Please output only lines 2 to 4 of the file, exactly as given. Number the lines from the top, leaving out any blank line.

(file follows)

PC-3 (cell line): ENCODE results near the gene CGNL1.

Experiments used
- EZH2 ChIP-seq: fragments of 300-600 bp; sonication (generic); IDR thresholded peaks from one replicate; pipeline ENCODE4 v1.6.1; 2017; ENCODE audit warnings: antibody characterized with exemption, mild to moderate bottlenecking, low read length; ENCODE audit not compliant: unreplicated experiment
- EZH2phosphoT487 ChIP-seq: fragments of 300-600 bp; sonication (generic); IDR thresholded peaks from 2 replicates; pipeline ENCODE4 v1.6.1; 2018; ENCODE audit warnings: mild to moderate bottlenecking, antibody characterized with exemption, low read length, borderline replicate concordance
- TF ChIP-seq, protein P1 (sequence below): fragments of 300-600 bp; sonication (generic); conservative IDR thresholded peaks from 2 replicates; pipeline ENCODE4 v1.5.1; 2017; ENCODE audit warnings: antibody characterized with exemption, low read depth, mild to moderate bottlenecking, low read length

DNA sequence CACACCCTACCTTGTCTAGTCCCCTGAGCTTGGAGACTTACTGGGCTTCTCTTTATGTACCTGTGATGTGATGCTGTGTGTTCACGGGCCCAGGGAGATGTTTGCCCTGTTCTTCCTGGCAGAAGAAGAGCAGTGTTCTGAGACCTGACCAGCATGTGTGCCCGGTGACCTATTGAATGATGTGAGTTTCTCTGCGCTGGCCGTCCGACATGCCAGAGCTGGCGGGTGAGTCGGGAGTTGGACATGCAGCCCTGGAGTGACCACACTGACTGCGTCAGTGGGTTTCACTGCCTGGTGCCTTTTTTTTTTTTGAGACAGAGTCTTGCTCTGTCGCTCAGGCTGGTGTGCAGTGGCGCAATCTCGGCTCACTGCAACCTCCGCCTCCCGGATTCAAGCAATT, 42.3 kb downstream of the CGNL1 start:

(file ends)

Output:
Experiments used
- EZH2 ChIP-seq: fragments of 300-600 bp; sonication (generic); IDR thresholded peaks from one replicate; pipeline ENCODE4 v1.6.1; 2017; ENCODE audit warnings: antibody characterized with exemption, mild to moderate bottlenecking, low read length; ENCODE audit not compliant: unreplicated experiment
- EZH2phosphoT487 ChIP-seq: fragments of 300-600 bp; sonication (generic); IDR thresholded peaks from 2 replicates; pipeline ENCODE4 v1.6.1; 2018; ENCODE audit warnings: mild to moderate bottlenecking, antibody characterized with exemption, low read length, borderline replicate concordance